408 W Circle Dr
110 Marshall-Adams Hall
Michigan State University
East Lansing, MI 48824
Institutional Affiliation: University of Michigan
Information about this author at RePEc
NBER Working Papers and Publications
|May 2019||The Role of Neonatal Health in the Incidence of Childhood Disability|
with , , : w25828
We use linked birth and education records for all children born in Florida between 1992 and 2002 to assess the effects of neonatal health on the identification of childhood disabilities. We find that several measures of neonatal health are associated with disability incidence, although birthweight plays the most empirically relevant role. Using large samples of siblings and twins, we find that infant health influences multiple measures of disability and grade repetition in school. The association between birthweight and disability holds throughout the distribution of birthweight and across a range of socioeconomic characteristics, including maternal education and race.
Published: Todd Elder & David Figlio & Scott Imberman & Claudia Persico, 2020. "The Role of Neonatal Health in the Incidence of Childhood Disability," American Journal of Health Economics, vol 6(2), pages 216-250.
|School Segregation and Racial Gaps in Special Education Identification|
with , , : w25829
We use linked birth and education records from Florida to investigate how the identification of childhood disabilities varies by race and school racial composition. Using a series of decompositions, we find that black and Hispanic students are identified with disabilities at lower rates than are observationally similar white students. Black students are over-identified in schools with relatively small shares of minorities and substantially under-identified in schools with large minority shares. We find similar gradients among Hispanic students but opposite patterns among white students. We provide suggestive evidence that these findings are unlikely to stem from differential resource allocations, economic characteristics of students, or achievement differences. Instead, we argue that the r...
|December 2002||An Evaluation of Instrumental Variable Strategies for Estimating the Effects of Catholic Schools|
with , : w9358
Several previous studies have relied on religious affiliation and the proximity to Catholic schools as exogenous sources of variation for identifying the effect of Catholic schooling on a wide variety of outcomes. Using three separate approaches, we examine the validity of these instrumental variables. We find that none of the candidate instruments is a useful source of identification of the Catholic school effect, at least in currently available data sets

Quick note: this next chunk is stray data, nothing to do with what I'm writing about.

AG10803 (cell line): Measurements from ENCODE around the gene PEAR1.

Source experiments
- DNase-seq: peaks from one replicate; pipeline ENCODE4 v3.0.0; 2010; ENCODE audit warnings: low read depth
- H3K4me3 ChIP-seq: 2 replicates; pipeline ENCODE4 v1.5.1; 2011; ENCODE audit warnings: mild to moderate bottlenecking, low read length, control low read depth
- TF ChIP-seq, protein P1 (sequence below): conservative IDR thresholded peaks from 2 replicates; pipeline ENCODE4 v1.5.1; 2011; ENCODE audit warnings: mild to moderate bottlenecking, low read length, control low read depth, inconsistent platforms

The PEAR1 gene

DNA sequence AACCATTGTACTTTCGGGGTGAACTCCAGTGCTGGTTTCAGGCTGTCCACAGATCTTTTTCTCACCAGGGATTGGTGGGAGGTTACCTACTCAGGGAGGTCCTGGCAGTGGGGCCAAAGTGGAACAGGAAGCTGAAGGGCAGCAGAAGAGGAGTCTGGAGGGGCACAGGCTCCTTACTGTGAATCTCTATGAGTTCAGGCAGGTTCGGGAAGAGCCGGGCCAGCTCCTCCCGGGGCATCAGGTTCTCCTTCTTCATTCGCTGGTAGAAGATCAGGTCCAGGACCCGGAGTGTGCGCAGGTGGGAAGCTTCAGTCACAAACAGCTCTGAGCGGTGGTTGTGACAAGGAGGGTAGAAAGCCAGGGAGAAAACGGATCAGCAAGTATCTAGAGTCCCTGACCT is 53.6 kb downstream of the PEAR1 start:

Published: Altonji, Joseph G., Todd E. Elder and Christopher R. Taber. "An Evaluation Of Instrumental Variables Strategies For Estimating The Effects Of Catholic Schooling," Journal of Human Resources, 2005, v40(4,Fall), 791-821.
|August 2000||Selection on Observed and Unobserved Variables: Assessing the Effectiveness of Catholic Schools|
with , : w7831
We develop estimation methods that use the amount of selection on the observables in a model as a guide to the amount of selection on the unobservables. We show that if the observed variables are a random subset of a large number of factors that influence the endogenous variable and the outcome of interest, then the relationship between the index of observables that determines the endogenous variable and the index that determines the outcome will be the same as the relationship between the indices of unobservables that determine the two variables. In some circumstances this fact may be used to identify the effect of the endogenous variable. We also propose an informal way to assess selectivity bias based on measuring the ratio of selection on unobservables to selection on observables that ...
Published: Joseph G. Altonji & Todd E. Elder & Christopher R. Taber, 2005. "Selection on Observed and Unobserved Variables: Assessing the Effectiveness of Catholic Schools," Journal of Political Economy, University of Chicago Press, vol. 113(1), pages 151-184, February. citation courtesy of